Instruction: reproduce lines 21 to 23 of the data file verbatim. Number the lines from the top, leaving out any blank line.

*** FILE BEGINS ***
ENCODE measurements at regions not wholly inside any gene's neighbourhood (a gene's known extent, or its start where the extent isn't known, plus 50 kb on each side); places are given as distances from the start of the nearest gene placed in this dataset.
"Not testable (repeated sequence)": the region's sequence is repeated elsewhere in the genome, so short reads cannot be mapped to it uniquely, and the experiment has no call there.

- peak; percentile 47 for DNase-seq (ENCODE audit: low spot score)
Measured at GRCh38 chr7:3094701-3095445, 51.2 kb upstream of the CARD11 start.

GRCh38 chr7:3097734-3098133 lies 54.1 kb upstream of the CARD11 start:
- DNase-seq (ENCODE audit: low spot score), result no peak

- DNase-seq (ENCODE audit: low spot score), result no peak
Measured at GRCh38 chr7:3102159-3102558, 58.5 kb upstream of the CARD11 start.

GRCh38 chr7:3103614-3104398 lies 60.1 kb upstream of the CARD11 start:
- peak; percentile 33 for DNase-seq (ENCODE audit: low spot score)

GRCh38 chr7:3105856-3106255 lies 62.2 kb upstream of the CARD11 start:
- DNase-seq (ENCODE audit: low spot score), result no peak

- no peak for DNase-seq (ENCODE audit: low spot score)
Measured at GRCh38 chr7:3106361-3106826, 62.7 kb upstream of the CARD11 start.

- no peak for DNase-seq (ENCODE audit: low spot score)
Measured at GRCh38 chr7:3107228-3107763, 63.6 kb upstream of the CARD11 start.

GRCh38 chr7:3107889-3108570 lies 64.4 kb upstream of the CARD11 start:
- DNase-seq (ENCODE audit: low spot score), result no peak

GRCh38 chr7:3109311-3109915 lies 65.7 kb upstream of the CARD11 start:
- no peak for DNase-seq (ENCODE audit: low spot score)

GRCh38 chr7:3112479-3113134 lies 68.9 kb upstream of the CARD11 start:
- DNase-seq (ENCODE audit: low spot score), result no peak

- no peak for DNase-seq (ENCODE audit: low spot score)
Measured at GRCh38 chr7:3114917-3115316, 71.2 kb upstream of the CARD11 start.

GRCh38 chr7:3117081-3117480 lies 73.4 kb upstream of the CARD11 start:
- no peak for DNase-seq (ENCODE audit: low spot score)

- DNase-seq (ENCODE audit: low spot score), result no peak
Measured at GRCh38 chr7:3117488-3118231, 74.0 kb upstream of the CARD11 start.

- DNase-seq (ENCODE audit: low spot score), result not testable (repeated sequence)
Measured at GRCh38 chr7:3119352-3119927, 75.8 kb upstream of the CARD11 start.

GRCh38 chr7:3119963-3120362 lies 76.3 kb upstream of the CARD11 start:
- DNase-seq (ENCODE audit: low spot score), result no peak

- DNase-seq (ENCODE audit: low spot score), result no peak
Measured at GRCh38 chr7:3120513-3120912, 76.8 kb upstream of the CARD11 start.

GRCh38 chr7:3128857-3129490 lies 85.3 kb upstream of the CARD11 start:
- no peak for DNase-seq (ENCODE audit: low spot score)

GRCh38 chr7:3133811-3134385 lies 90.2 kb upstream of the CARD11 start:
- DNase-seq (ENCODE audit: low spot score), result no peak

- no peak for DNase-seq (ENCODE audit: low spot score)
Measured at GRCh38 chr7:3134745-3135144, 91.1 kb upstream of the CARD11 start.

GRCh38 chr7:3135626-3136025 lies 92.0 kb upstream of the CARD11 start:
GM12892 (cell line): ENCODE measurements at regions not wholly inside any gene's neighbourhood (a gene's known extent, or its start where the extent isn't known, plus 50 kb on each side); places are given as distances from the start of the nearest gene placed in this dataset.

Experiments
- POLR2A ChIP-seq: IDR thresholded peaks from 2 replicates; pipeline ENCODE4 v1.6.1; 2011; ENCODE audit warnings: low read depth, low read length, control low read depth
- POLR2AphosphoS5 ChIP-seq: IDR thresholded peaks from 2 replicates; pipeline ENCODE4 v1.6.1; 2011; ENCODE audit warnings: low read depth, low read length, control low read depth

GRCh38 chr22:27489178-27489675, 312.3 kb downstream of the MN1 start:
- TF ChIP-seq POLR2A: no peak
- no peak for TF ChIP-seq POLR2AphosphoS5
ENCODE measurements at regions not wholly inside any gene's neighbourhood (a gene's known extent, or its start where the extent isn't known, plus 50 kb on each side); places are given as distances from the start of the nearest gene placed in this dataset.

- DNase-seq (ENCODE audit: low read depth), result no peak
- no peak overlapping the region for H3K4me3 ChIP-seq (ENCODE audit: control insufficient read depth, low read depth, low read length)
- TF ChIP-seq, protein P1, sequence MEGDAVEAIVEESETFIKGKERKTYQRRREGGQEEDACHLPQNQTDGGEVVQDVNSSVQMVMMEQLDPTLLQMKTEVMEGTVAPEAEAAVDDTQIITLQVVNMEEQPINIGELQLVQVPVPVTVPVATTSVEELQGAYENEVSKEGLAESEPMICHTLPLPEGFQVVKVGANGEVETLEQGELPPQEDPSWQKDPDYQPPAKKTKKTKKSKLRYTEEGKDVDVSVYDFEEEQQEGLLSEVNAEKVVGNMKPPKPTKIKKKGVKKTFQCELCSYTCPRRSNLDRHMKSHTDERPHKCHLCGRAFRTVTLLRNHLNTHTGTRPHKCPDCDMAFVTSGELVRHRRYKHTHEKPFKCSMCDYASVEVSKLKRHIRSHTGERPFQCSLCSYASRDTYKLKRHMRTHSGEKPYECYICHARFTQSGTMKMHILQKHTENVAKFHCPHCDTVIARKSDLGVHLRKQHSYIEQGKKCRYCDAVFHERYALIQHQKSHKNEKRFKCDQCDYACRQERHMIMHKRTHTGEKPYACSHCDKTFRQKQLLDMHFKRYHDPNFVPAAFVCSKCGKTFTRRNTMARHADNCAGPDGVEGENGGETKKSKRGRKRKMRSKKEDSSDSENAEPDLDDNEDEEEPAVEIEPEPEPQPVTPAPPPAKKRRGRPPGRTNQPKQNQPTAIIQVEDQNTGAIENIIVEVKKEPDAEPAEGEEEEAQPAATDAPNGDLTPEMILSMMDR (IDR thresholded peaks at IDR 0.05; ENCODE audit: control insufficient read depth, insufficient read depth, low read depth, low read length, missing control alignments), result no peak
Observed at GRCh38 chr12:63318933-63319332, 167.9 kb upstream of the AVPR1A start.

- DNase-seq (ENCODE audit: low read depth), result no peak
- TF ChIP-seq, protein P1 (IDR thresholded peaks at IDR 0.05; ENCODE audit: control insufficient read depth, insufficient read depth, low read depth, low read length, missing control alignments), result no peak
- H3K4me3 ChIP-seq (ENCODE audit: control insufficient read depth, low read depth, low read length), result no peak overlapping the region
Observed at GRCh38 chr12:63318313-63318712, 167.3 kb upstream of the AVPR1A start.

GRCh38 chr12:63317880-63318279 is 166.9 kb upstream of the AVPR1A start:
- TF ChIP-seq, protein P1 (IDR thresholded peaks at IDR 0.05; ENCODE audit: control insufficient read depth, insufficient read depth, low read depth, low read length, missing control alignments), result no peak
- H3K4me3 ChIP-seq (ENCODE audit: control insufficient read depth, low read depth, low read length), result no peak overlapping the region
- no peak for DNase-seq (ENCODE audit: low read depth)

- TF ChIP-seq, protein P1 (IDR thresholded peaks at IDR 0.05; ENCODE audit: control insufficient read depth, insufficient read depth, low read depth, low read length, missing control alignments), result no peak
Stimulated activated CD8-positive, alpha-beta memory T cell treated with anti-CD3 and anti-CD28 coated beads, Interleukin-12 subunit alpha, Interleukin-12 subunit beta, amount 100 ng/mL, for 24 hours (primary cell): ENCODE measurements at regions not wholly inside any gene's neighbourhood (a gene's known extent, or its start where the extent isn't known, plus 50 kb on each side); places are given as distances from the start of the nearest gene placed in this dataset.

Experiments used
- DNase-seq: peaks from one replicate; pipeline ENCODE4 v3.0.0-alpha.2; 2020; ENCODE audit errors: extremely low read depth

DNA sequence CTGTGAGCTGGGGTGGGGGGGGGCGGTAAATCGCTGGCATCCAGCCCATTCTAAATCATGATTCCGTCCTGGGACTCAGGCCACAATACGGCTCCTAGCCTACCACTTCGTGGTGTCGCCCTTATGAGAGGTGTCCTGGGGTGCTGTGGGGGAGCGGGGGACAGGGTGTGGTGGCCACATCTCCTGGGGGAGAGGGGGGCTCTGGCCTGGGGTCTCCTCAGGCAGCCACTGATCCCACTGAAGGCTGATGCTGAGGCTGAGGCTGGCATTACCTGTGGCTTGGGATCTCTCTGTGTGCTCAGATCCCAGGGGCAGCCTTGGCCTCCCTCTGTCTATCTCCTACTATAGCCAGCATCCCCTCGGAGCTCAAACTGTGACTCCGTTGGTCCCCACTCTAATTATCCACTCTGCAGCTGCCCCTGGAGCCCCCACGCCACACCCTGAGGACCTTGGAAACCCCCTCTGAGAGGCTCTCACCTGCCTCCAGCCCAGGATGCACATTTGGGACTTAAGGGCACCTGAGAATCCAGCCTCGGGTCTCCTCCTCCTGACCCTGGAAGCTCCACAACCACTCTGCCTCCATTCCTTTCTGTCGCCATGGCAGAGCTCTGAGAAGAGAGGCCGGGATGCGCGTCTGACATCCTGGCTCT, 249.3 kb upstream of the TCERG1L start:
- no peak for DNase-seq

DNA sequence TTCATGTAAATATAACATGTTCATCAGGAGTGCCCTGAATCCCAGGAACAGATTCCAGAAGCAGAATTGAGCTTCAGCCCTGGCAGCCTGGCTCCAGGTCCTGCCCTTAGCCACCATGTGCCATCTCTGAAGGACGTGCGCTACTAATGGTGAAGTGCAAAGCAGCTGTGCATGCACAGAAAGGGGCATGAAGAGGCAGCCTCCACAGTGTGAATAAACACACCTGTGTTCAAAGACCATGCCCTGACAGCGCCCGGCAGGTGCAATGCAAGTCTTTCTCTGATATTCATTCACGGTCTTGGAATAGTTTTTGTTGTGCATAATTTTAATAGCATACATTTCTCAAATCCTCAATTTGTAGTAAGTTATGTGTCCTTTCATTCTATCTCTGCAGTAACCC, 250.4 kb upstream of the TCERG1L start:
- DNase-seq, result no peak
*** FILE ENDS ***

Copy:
GRCh38 chr7:3112479-3113134 lies 68.9 kb upstream of the CARD11 start:
- DNase-seq (ENCODE audit: low spot score), result no peak

- no peak for DNase-seq (ENCODE audit: low spot score)